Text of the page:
The company has also undergone massive changes over the past month. Founder Adam Neumann is out as CEO and no longer has voting control over the company, the company is selling off non-core businesses, and it’s halting rapid lease expansion.
WeWork’s failed IPO is a win for main street and the efficiency of the public markets. Main street investors avoided sinking billions of dollars into a value-destroying business while simultaneously forcing important leadership and governance reforms. Combined with the poor performance of many other recent IPO’s, WeWork’s failed IPO gives me confidence that capital markets are becoming more efficient.
In the week after WeWork filed its S-1, Google (GOOGL) reviewed the search traffic around its IPO and revealed “the most alarming negative sentiment trends they have seen compared to prior companies in similar situations,” according to a marketing executive speaking anonymously to New York Magazine.
Countless analysts – including myself – highlighted the company’s massive losses, high-risk business model, poor corporate governance, and absurd valuation. Meanwhile, it was almost impossible to find a rational bull case for the company. Ben Thompson of Stratechery came the closest, comparing WeWork’s potential to Amazon Web Services, but even he said the valuation “seems way too high.”
Such universally negative sentiment contrasted with Lyft (LYFT) and Uber (UBER), both of which had their fair share of bears and bulls leading up to their respective IPO’s.
While Wall Street managed to push both of those IPO’s through at high valuations, the bears seem to have won the argument on both of those stocks. UBER is down 35% since its IPO, while LYFT is down almost 50%.
Lyft’s market cap has declined by $13 billion since its IPO, and Uber’s market cap has declined by $33 billion. Combined, this loss is still less than the $47 billion that investors stood to lose had WeWork gone public at its private valuation (since I believe the company is likely to go to zero).
In the statement announcing the end of the IPO, WeWork’s new co-CEOs, Artie Minson and Sebastian Cunningham, said, “We have decided to postpone our IPO to focus on our core business, the fundamentals of which remain strong.”
If Minson and Cunningham actually believe this statement, they are delusional. WeWork’s business had economic losses of $2.1 billion last year and currently has over $47 billion in long-term operating lease commitments. FT Alphaville estimates the company has ~13 months of runway before it runs out of cash.
Some investors might view the recent slowdown in new leases as a sign of fiscal discipline, but in reality, it’s a sign of fundamental weakness. A recent article from The Wall Street Journal stated:
“The vast majority of New York City landlords have little interest in taking on WeWork as a new tenant while the company is struggling to shore up its finances, brokers and landlords say.”
Don Peebles, CEO of Peebles Corporation, a real estate investment and development firm, recently told CNBC:
“Anyone looking at a building that has got significant WeWork occupancy has got to be very concerned.” … “I think some defaults by WeWork are coming down the line.”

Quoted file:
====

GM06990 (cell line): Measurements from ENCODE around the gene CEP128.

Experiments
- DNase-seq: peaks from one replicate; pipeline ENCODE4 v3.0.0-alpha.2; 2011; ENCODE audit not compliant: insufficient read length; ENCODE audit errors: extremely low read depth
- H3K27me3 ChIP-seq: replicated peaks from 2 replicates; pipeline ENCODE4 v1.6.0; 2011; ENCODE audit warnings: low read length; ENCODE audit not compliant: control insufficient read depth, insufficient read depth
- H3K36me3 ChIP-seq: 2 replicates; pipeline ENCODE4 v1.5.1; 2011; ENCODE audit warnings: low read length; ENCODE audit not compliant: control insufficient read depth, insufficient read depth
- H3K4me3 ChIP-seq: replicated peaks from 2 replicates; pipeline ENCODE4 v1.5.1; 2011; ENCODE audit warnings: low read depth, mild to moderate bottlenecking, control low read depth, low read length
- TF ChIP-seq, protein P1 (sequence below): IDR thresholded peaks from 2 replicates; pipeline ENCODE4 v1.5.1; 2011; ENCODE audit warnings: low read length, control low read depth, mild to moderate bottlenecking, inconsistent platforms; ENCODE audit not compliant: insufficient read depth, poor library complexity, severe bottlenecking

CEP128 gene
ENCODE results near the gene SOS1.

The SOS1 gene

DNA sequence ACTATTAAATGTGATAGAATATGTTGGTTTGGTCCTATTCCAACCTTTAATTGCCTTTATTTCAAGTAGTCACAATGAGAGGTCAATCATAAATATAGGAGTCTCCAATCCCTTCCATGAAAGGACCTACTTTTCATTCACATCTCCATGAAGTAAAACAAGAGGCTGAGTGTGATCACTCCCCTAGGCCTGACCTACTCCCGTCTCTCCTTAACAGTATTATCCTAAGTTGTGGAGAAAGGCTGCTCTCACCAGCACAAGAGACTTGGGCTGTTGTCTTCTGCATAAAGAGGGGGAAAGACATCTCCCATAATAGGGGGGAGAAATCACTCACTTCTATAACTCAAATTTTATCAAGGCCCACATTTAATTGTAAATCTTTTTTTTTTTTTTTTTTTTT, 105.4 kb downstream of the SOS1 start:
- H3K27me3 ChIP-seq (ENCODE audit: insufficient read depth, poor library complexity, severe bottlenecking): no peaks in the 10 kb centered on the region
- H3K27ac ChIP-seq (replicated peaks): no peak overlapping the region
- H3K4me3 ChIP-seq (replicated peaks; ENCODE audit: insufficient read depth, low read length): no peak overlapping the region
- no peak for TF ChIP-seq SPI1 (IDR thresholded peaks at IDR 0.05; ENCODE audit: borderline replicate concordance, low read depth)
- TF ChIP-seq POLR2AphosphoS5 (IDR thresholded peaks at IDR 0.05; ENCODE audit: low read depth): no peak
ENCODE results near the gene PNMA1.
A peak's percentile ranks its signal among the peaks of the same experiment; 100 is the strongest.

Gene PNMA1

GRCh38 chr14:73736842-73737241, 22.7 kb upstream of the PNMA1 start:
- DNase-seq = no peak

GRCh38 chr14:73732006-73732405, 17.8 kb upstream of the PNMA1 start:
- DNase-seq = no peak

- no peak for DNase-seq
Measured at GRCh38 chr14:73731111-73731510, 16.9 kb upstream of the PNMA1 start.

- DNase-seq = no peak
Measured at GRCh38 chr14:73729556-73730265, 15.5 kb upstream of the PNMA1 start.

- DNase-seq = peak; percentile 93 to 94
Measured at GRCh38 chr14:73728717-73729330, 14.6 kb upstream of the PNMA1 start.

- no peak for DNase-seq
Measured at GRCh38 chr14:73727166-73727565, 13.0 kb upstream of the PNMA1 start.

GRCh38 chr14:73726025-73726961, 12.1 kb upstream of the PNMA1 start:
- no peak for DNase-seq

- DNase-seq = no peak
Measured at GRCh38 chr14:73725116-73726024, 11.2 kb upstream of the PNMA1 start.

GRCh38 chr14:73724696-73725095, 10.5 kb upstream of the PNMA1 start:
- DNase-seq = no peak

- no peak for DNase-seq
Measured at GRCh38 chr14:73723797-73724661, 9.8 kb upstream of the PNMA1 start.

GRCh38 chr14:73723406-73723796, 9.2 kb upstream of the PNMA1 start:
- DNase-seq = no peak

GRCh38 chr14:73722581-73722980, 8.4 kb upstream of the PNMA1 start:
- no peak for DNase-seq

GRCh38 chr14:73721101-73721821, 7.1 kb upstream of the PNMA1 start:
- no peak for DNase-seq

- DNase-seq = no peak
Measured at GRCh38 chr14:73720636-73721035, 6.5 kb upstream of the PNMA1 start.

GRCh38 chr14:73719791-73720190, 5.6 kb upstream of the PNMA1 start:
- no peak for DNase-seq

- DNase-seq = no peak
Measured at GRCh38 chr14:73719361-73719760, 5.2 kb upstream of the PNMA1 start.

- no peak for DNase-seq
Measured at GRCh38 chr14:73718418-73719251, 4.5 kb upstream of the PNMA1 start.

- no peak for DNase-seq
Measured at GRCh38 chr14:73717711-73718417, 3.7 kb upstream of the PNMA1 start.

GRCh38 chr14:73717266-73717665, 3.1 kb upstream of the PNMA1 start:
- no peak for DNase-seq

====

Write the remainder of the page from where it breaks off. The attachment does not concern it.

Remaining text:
WeWork’s bonds are now trading at 84 cents on the dollar, indicating that the bond market also sees a significant risk of default.
No one wants to lend to the company, no one wants to lease to the company, and no one wants to invest in the company. It’s no surprise, then, that SoftBank is reportedly considering an additional $1 billion investment to keep the company afloat. SoftBank has sunk so much money into WeWork that it now has no choice but to try to keep it alive at any cost.
If the economy stays strong over the next year, it’s possible WeWork could make progress towards profitability. However, it wouldn’t change the fundamental weakness of the business. The company’s strategy of taking on long-term lease obligations and then subleasing for 1-2 years leaves it vulnerable to an economic downturn and falling real estate prices. As real estate investor Sam Zell told CNBC:
“Every single company in this space has gone broke.”
Both WeWork and SoftBank still need an IPO to bail them out of investing too much into a bad business model, and they’ll try every trick in the book to make it happen. Investors did well not to be fooled the first time, but they need to make sure they don’t fall for WeWork’s story when it tries again.
As I wrote in my article, “The Unicorn Bubble Is Bursting,” the rise of massive venture funds like SoftBank’s Vision Fund, combined with ultra-low interest rates, created an environment with more capital than profitable investment opportunities.
As a result, startup founders had all the power. They could get multibillion investments at absurd valuations while retaining total voting control and losing billions of dollars a year. Normal concerns over fundamentals and corporate governance went out the window.
However, this dynamic only applies to the private market. Uber, Lyft, WeWork, and many others have found that public markets are not so forgiving. Hopefully, the poor performance of these companies will convince venture capitalists to stop funding cash-burning companies and allocate their capital more efficiently, which would be a boon to the market and the economy as a whole.